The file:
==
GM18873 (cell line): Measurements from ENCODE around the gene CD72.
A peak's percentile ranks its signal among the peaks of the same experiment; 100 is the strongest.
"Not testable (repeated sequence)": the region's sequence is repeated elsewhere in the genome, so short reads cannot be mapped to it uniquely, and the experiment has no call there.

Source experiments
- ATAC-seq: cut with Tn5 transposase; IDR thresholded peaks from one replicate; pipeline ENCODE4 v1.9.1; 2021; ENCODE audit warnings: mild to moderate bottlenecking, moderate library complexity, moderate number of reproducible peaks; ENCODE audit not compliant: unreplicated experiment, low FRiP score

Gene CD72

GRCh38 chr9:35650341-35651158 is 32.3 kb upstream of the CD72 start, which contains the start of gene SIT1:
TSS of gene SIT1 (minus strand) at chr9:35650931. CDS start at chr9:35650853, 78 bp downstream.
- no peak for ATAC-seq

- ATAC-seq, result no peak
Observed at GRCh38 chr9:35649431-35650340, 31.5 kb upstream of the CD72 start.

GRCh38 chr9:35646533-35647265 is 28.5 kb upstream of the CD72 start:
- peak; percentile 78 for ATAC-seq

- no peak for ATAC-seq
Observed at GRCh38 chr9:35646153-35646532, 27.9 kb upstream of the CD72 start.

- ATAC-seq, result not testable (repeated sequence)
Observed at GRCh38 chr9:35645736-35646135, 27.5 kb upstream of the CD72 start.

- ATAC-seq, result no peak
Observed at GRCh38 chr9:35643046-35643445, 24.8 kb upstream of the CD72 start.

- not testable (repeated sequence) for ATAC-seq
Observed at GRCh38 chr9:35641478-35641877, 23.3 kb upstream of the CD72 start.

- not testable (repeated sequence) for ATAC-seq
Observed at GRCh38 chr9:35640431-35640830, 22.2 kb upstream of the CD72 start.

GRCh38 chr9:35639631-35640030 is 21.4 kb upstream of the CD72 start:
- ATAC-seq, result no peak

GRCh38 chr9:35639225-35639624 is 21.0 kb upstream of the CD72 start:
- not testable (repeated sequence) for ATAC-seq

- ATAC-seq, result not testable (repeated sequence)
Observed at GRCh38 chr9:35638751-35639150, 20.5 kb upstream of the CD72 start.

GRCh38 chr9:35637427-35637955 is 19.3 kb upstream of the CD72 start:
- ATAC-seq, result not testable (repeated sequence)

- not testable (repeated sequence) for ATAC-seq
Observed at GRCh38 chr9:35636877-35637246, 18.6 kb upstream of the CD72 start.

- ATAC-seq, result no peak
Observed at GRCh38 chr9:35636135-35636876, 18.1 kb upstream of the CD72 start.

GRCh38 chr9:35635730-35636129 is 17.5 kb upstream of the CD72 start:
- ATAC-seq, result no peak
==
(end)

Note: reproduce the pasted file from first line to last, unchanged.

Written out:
GM18873 (cell line): Measurements from ENCODE around the gene CD72.
A peak's percentile ranks its signal among the peaks of the same experiment; 100 is the strongest.
"Not testable (repeated sequence)": the region's sequence is repeated elsewhere in the genome, so short reads cannot be mapped to it uniquely, and the experiment has no call there.

Source experiments
- ATAC-seq: cut with Tn5 transposase; IDR thresholded peaks from one replicate; pipeline ENCODE4 v1.9.1; 2021; ENCODE audit warnings: mild to moderate bottlenecking, moderate library complexity, moderate number of reproducible peaks; ENCODE audit not compliant: unreplicated experiment, low FRiP score

Gene CD72

GRCh38 chr9:35650341-35651158 is 32.3 kb upstream of the CD72 start, which contains the start of gene SIT1:
TSS of gene SIT1 (minus strand) at chr9:35650931. CDS start at chr9:35650853, 78 bp downstream.
- no peak for ATAC-seq

- ATAC-seq, result no peak
Observed at GRCh38 chr9:35649431-35650340, 31.5 kb upstream of the CD72 start.

GRCh38 chr9:35646533-35647265 is 28.5 kb upstream of the CD72 start:
- peak; percentile 78 for ATAC-seq

- no peak for ATAC-seq
Observed at GRCh38 chr9:35646153-35646532, 27.9 kb upstream of the CD72 start.

- ATAC-seq, result not testable (repeated sequence)
Observed at GRCh38 chr9:35645736-35646135, 27.5 kb upstream of the CD72 start.

- ATAC-seq, result no peak
Observed at GRCh38 chr9:35643046-35643445, 24.8 kb upstream of the CD72 start.

- not testable (repeated sequence) for ATAC-seq
Observed at GRCh38 chr9:35641478-35641877, 23.3 kb upstream of the CD72 start.

- not testable (repeated sequence) for ATAC-seq
Observed at GRCh38 chr9:35640431-35640830, 22.2 kb upstream of the CD72 start.

GRCh38 chr9:35639631-35640030 is 21.4 kb upstream of the CD72 start:
- ATAC-seq, result no peak

GRCh38 chr9:35639225-35639624 is 21.0 kb upstream of the CD72 start:
- not testable (repeated sequence) for ATAC-seq

- ATAC-seq, result not testable (repeated sequence)
Observed at GRCh38 chr9:35638751-35639150, 20.5 kb upstream of the CD72 start.

GRCh38 chr9:35637427-35637955 is 19.3 kb upstream of the CD72 start:
- ATAC-seq, result not testable (repeated sequence)

- not testable (repeated sequence) for ATAC-seq
Observed at GRCh38 chr9:35636877-35637246, 18.6 kb upstream of the CD72 start.

- ATAC-seq, result no peak
Observed at GRCh38 chr9:35636135-35636876, 18.1 kb upstream of the CD72 start.

GRCh38 chr9:35635730-35636129 is 17.5 kb upstream of the CD72 start:
- ATAC-seq, result no peak